ORLANDO, Fla. – NASA and Boeing officials said the first crewed flight of the CST-100 Starliner will be delayed yet again after new issues related to the spacecraft’s parachutes as well as the discovery that much of the tape used in the hardware was flammable.
“Bottom line here, safety is always our top priority. It’s always been that way with human spaceflight, and so that drives this decision,” said Mark Nappi who heads up Boeing’s Starliner program. “You can say we’re disappointed because it means that delay, but the team is proud that we’re making the right choices.”
The mission that aimed to take up NASA astronauts Butch Wilmore and Sunita Williams to the International Space Station was slated to fly as early as July 21 atop a United Launch Alliance Atlas V rocket from Cape Canaveral Space Force Station. This mission dubbed CFT was supposed to pave the way for the spacecraft’s certification to perform regular transport service to the ISS.
CFT’s July target was already a delay from the spring, and has been more than a year since Boeing’s successful redo of an uncrewed flight to the ISS called OFT-2.
That mission came after more than a year and half delay from the first uncrewed flight attempt, which made it to orbit but missed its rendezvous with the ISS. NASA deemed that 2019 flight a “high visibility close call” that forced a major overhaul of the program including hardware, software and management practices from Boeing and NASA oversight.
The series of delays has seen Boeing falling more than three years behind SpaceX and its Crew Dragon, which just completed its 10th human spaceflight. The two spacecraft were supposed to share duties of flying crew to the ISS as part of NASA’s Commercial Crew Program.
The two new issues for Starliner only cropped up during a checkpoint review in late May with teams looking at their severity in the last week.
The tape issue involves tape that did fly on the uncrewed test in 2022, and it is commonly used in spaceflight, but teams found that its adhesive posed a flammability risk under certain conditions.
Nappi said there’s hundreds of feet of this tape in the system around Starliner’s wiring systems.
“It’s highly unlikely that we would go in and cut this tape off, (which) would probably cause more damage or potential damage than we’re trying to solve for,” Nappi said. “So we’re looking at solutions that would provide for potentially another type of wrapping over the existing tape in the most vulnerable areas that reduces the risk of a fire hazard.”
The parachute issue is related to a more rigorous certification process for CFT than was performed on OFT-2, Nappi said. Engineers found issues with some of the joints called soft links made of fabric within the parachute system that could pose a safety risk for human spaceflight.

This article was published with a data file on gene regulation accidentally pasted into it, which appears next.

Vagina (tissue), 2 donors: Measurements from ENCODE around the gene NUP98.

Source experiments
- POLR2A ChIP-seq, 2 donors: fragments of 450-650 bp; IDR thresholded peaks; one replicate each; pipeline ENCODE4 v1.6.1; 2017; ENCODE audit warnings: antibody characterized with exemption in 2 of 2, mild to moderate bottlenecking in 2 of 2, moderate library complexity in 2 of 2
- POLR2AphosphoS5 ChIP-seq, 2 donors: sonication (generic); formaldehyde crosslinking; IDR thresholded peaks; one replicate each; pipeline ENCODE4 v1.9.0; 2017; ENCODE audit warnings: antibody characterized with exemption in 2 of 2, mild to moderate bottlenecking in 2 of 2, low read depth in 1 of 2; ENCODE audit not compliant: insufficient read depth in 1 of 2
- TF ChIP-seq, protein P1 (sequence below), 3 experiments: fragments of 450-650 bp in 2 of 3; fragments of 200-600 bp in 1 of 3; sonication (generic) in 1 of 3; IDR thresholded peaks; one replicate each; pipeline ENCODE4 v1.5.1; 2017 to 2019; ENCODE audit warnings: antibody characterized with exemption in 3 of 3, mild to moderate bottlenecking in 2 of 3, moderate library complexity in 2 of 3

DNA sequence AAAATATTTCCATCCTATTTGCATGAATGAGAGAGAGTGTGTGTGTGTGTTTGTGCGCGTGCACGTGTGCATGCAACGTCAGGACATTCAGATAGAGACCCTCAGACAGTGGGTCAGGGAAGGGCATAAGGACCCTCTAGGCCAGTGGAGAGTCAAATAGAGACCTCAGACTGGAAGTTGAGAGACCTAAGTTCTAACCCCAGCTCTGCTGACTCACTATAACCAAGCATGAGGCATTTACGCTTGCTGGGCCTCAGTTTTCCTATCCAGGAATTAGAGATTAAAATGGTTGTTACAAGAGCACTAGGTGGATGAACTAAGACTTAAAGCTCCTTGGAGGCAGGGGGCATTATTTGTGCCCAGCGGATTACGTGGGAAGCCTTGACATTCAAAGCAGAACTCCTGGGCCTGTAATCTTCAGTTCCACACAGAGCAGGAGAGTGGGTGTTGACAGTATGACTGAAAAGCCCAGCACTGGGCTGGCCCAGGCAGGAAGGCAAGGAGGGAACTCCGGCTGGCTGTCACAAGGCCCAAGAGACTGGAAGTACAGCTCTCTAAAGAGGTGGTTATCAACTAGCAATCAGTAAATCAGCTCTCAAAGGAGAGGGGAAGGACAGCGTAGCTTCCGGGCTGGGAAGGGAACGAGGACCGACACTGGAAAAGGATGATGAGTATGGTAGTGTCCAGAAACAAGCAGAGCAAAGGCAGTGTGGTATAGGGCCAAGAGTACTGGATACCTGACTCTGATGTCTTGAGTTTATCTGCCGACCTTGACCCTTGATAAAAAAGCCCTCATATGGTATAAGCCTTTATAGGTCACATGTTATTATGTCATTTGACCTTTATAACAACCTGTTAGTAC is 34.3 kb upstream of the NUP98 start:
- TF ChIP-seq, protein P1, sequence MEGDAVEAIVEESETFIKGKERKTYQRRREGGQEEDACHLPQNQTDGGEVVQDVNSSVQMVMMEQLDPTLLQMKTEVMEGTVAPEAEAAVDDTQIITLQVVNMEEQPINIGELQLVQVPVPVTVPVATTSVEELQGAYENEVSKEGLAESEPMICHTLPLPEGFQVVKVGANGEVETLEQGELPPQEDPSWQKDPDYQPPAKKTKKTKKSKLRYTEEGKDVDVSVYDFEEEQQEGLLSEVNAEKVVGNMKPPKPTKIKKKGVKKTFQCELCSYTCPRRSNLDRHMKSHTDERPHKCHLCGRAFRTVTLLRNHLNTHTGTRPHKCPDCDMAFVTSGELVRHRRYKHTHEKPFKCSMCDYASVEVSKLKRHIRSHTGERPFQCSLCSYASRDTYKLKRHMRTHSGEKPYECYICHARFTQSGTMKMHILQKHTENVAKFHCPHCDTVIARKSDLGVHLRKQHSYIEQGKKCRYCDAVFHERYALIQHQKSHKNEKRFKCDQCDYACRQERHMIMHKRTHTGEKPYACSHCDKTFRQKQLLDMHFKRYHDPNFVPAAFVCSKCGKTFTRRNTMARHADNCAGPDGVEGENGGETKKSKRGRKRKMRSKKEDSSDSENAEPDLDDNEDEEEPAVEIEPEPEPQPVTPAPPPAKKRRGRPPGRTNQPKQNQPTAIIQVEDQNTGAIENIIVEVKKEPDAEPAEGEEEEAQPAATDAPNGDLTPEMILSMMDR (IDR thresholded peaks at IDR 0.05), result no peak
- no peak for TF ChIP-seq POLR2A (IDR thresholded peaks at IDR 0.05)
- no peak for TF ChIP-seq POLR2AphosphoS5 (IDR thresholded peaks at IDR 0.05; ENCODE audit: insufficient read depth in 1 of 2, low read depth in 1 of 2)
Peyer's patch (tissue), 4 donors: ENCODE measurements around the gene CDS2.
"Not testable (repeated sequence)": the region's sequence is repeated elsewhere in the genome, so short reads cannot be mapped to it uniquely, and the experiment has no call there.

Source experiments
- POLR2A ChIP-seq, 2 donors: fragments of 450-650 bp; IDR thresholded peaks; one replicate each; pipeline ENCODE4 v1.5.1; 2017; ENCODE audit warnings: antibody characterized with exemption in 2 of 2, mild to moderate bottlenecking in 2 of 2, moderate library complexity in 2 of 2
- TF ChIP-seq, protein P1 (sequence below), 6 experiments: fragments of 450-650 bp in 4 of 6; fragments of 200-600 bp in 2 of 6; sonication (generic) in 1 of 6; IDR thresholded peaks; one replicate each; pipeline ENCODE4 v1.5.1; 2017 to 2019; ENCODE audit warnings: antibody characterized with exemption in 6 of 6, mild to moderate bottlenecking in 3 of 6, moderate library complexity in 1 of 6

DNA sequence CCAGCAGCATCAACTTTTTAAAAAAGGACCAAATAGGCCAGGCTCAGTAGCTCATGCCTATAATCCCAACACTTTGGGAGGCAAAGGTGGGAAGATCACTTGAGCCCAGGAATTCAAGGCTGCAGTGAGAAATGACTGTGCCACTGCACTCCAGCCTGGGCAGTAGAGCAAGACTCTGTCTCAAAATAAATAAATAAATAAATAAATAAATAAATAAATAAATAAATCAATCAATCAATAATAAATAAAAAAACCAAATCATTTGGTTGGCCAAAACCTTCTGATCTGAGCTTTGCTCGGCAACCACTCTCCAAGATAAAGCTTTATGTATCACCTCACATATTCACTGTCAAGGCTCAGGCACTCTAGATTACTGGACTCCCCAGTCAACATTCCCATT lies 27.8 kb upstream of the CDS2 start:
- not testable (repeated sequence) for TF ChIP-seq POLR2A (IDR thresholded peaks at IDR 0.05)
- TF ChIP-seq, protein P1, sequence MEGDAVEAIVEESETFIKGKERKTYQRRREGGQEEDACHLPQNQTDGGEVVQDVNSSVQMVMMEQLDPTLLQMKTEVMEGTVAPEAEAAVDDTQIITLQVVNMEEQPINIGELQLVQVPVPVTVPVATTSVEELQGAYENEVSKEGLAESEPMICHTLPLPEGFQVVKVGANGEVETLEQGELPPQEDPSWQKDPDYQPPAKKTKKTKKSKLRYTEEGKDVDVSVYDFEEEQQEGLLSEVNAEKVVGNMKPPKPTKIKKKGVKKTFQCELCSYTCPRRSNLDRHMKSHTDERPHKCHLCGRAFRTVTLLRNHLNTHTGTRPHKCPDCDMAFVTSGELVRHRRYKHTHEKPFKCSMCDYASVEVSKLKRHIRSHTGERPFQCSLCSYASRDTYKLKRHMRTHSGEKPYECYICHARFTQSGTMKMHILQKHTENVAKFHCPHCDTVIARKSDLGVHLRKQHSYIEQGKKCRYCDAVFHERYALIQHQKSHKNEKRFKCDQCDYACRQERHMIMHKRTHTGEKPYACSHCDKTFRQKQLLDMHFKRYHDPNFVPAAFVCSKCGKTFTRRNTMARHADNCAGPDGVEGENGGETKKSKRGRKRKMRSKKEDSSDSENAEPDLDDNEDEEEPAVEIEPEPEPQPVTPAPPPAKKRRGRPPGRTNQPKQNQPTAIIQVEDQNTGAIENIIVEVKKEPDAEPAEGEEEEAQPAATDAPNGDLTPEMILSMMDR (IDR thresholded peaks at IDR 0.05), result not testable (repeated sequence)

“They were tested recently because of a discovery that we found during the review process where we believed that data was recorded incorrectly,” Nappi said. “We possibly had a lower failure load limit than we previously had understood. We tested those and, sure enough, they did fail at the lower limit and that ended up decreasing our factor of safety in this soft link pretty significantly.”
Nappi said he still thinks a launch this year would be feasible, but didn’t want to commit to any date.
“Crew safety remains the highest priority for NASA and its industry providers, and emerging issues are not uncommon in human spaceflight especially during development,” said NASA Commercial Crew Program manager Steve Stich. “If you look back two months ago at the work we had ahead of us, it’s almost all complete. The combined team is resilient and resolute in their goal of flying crew on Starliner as soon as it is safe to do so.”
Stich said NASA is still supporting Boeing’s effort despite the continued delays. SpaceX meanwhile is set to send up the Crew-7 mission in mid-August and Crew-8 in early February. The space for docking at the ISS is getting more crowded, but Stich said a window late in the year could be possible if the CFT issues can be solved.
“NASA desperately needs a second provider for crew transportation,” Stich said. “We are very excited of having Boeing get certified and fly our crews to station to have one flight per year. … So we support Boeing and we’re doing everything we can during the investigation of each of these issues and trying to get the flight as soon as we can when it’s safe to do so.”